There are various theories behind the use of vitamin B6 supplementation for carpal tunnel syndrome. Some proponents claim that vitamin B6 deficiency may lead to carpal tunnel syndrome, while others hypothesize that vitamin B6 promotes pain relief due to its antinociceptive properties (which reduce sensitivity to pain). It has also been suggested that vitamin B6 supplementation may provide relief because it addresses an undetected peripheral neuropathy (a condition that causes damage to the peripheral nerves).

So far, research on the effectiveness of vitamin B6 supplementation has been mixed. At least two studies have found that vitamin B6 didn't significantly improve symptoms. 

Found in a wide variety of foods, the richest sources of vitamin B6 are fish, organ meats, potatoes other starchy vegetables, fortified cereals, beef, poultry, and some fruits such as bananas and mangoes. 

Although some sources say that vitamin B6 supplementation under 200 mg/day is not likely to result in adverse effects, it's important to discuss whether supplementation might be appropriate for you before trying it. High doses have resulted in nerve damage in some individuals. People taking B6 supplements for extended periods should be monitored by their health care provider.

5) Yoga

Preliminary studies have explored whether yoga can be helpful for people with carpal tunnel syndrome. A study published in the Journal of the American Medical Association looked at the effectiveness of yoga for 42 people with carpal tunnel syndrome. People in the yoga group did 11 yoga postures, designed for strengthening, stretching, and balancing each joint in the upper body, twice weekly for 8 weeks. Those in the control group wore wrist splints. At the end of the eight weeks, people in the yoga group had significant improvement in grip strength and pain, and there was an improvement in the Phalen sign.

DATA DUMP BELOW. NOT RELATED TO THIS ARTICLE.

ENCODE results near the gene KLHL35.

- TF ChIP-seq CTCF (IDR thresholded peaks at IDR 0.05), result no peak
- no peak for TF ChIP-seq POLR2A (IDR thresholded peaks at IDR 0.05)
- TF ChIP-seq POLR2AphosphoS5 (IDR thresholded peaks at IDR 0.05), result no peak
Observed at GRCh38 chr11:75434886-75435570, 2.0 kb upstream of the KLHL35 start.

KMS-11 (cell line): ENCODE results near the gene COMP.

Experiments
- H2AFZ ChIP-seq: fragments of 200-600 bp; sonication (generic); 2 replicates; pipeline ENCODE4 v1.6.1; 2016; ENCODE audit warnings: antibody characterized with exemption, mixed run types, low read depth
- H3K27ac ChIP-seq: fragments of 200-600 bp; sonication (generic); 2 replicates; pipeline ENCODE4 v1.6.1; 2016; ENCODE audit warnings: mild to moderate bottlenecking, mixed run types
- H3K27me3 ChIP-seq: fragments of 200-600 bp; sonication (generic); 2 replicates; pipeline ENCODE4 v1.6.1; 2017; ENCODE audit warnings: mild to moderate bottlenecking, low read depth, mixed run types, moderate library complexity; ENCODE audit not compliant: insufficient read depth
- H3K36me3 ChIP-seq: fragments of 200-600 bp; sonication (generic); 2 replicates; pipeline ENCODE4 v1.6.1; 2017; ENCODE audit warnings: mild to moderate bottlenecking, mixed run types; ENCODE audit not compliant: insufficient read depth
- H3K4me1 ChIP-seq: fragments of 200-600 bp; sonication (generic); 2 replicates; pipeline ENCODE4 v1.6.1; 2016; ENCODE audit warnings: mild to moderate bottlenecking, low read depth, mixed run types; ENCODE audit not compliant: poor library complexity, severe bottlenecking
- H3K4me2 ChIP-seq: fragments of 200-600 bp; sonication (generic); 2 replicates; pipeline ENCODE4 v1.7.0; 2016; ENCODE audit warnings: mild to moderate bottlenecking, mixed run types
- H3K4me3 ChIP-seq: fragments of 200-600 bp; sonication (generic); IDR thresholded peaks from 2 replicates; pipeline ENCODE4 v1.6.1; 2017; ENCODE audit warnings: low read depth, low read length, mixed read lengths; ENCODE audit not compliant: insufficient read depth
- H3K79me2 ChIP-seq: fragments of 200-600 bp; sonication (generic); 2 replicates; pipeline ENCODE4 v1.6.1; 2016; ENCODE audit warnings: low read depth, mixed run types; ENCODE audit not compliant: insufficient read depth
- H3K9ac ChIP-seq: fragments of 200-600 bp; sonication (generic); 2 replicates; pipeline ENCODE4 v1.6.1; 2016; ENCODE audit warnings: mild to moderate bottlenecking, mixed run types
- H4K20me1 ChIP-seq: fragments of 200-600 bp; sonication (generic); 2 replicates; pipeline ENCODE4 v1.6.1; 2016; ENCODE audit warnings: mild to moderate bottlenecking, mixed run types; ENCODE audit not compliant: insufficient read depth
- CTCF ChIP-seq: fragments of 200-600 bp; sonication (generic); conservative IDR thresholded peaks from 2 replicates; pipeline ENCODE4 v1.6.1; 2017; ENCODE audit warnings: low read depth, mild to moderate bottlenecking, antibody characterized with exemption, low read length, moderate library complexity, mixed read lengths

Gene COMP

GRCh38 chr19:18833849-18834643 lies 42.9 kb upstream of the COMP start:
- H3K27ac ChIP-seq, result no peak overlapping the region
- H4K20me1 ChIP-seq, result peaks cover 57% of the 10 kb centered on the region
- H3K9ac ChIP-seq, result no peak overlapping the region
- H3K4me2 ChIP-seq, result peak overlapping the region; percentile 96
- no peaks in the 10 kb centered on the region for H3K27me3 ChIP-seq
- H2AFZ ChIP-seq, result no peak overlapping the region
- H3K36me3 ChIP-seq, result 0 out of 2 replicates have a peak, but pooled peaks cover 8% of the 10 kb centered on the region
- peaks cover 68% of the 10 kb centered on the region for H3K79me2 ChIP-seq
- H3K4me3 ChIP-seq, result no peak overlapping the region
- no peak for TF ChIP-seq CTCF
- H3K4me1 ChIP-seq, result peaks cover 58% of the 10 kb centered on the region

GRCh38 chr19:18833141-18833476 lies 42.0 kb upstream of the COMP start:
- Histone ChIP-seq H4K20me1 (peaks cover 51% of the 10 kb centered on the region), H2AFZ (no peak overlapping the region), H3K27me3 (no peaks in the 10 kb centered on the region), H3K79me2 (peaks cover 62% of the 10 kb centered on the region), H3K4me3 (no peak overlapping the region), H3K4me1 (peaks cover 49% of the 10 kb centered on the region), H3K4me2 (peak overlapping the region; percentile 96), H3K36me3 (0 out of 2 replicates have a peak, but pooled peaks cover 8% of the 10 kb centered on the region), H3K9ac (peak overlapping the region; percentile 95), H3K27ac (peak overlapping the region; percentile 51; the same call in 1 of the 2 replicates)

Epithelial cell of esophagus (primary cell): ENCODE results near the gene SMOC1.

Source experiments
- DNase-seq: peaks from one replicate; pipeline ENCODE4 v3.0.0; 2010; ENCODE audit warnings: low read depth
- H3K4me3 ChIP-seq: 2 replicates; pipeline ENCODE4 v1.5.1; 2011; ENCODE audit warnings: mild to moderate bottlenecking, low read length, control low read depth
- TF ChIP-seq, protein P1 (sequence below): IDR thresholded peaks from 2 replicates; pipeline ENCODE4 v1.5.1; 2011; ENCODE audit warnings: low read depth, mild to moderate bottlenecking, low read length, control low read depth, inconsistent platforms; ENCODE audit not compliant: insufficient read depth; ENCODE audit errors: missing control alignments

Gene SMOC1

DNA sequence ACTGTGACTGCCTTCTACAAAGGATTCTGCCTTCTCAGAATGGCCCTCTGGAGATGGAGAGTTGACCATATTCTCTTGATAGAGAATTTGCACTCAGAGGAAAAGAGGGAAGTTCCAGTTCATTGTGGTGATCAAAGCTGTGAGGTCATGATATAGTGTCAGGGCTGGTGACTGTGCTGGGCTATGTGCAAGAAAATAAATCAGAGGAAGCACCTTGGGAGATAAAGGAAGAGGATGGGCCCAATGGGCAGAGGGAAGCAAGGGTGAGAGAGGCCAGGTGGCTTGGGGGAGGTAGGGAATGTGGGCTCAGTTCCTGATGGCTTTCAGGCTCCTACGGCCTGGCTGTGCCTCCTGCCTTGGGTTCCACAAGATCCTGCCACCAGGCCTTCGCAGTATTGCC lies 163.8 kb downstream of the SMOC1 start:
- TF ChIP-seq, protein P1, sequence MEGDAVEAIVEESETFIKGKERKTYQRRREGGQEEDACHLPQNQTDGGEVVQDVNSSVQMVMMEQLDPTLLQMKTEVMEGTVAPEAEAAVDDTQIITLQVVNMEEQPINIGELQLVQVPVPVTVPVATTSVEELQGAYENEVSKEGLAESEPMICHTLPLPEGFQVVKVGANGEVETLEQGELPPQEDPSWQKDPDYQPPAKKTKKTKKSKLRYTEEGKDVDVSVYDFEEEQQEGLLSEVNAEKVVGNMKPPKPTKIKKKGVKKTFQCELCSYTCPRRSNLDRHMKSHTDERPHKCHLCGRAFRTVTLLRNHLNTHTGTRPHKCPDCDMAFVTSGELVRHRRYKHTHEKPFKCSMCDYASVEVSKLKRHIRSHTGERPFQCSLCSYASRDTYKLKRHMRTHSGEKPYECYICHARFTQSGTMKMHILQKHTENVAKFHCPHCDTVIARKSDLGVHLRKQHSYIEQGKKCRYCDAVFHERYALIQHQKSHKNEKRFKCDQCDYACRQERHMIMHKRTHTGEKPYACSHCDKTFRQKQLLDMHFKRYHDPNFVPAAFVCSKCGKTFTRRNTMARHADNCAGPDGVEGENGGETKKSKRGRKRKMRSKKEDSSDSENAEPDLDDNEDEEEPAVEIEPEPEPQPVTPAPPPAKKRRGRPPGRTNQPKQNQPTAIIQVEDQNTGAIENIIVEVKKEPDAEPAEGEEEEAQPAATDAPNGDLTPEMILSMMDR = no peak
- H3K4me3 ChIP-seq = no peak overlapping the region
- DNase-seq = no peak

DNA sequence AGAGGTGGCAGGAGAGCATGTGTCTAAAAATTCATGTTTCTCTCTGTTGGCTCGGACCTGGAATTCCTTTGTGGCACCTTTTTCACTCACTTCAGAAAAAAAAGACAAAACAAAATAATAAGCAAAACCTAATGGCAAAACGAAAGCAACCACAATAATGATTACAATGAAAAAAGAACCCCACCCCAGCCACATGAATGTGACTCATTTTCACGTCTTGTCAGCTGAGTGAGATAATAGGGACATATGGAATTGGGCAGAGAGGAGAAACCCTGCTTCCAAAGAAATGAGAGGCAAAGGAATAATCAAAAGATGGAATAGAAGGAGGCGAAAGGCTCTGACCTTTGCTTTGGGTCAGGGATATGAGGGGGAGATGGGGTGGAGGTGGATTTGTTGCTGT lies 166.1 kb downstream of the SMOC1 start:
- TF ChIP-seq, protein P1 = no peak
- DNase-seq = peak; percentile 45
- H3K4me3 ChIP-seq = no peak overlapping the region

6) Chiropractic

A study compared chiropractic care to conservative care (ibuprofen and night-time wrist supports) in 91 people with carpal tunnel syndrome. Chiropractic care included manipulation of the soft tissues and body joints of the arms and spine, ultrasound over the carpal tunnel, and night-time wrist supports. Researchers concluded that chiropractic was as effective as conventional care for carpal tunnel syndrome.

Other Remedies

  • Enzyme supplements such as serrapeptasebromelain and papain are sometimes suggested by alternative medicine proponents to reduce tissue swelling associated with carpal tunnel syndrome. 
  • Feldenkrais is a form of movement re-education. People are taught individually or in group sessions how to move their bodies more efficiently to improve their coordination, reduce joint stress and muscle strain, and improve flexibility. 

  • Hellerwork is a form of bodywork that has three main components: 1) deep tissue work - treatment usually begins with work on the soft tissues around the forearm and wrist; 2) education about correct posture and movement, ergonomic assessment of the workstation (e.g. chair too low, monitor too high); 3) dialogue to address emotions that lock muscles into "holding patterns" and affect breathing.

Using Natural Therapies

Supplements and other forms of alternative medicine haven't been tested for safety and keep in mind that the safety in pregnant women, nursing mothers, children, and those with medical conditions or who are taking medications have not been established. You can get tips on using supplements here, but if you're considering the use of alternative medicine in the treatment of any condition, talk with your primary care provider first. Delaying or avoiding standard care can have serious consequences.